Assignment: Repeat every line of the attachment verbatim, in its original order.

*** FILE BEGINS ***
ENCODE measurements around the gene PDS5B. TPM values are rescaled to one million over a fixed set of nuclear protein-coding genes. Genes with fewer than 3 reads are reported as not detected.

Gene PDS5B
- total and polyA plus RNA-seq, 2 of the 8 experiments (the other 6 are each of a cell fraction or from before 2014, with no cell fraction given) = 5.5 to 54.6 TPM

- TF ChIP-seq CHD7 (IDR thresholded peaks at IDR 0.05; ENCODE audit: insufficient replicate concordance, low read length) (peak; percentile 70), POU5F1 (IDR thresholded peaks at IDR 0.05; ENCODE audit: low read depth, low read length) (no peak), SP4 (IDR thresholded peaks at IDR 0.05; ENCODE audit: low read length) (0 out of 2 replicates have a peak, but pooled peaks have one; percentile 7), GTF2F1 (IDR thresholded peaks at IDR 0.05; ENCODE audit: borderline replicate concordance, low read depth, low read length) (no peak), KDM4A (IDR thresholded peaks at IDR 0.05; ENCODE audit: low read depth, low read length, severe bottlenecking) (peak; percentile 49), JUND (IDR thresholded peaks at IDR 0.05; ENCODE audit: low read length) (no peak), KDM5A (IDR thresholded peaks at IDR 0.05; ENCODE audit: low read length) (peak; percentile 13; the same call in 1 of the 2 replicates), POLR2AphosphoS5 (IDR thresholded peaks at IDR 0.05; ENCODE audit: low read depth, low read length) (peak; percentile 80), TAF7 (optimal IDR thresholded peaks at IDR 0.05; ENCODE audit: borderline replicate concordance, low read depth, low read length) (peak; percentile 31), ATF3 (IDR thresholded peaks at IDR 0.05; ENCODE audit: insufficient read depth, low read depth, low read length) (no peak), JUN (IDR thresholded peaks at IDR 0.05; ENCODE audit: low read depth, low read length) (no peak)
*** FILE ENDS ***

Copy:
ENCODE measurements around the gene PDS5B. TPM values are rescaled to one million over a fixed set of nuclear protein-coding genes. Genes with fewer than 3 reads are reported as not detected.

Gene PDS5B
- total and polyA plus RNA-seq, 2 of the 8 experiments (the other 6 are each of a cell fraction or from before 2014, with no cell fraction given) = 5.5 to 54.6 TPM

- TF ChIP-seq CHD7 (IDR thresholded peaks at IDR 0.05; ENCODE audit: insufficient replicate concordance, low read length) (peak; percentile 70), POU5F1 (IDR thresholded peaks at IDR 0.05; ENCODE audit: low read depth, low read length) (no peak), SP4 (IDR thresholded peaks at IDR 0.05; ENCODE audit: low read length) (0 out of 2 replicates have a peak, but pooled peaks have one; percentile 7), GTF2F1 (IDR thresholded peaks at IDR 0.05; ENCODE audit: borderline replicate concordance, low read depth, low read length) (no peak), KDM4A (IDR thresholded peaks at IDR 0.05; ENCODE audit: low read depth, low read length, severe bottlenecking) (peak; percentile 49), JUND (IDR thresholded peaks at IDR 0.05; ENCODE audit: low read length) (no peak), KDM5A (IDR thresholded peaks at IDR 0.05; ENCODE audit: low read length) (peak; percentile 13; the same call in 1 of the 2 replicates), POLR2AphosphoS5 (IDR thresholded peaks at IDR 0.05; ENCODE audit: low read depth, low read length) (peak; percentile 80), TAF7 (optimal IDR thresholded peaks at IDR 0.05; ENCODE audit: borderline replicate concordance, low read depth, low read length) (peak; percentile 31), ATF3 (IDR thresholded peaks at IDR 0.05; ENCODE audit: insufficient read depth, low read depth, low read length) (no peak), JUN (IDR thresholded peaks at IDR 0.05; ENCODE audit: low read depth, low read length) (no peak)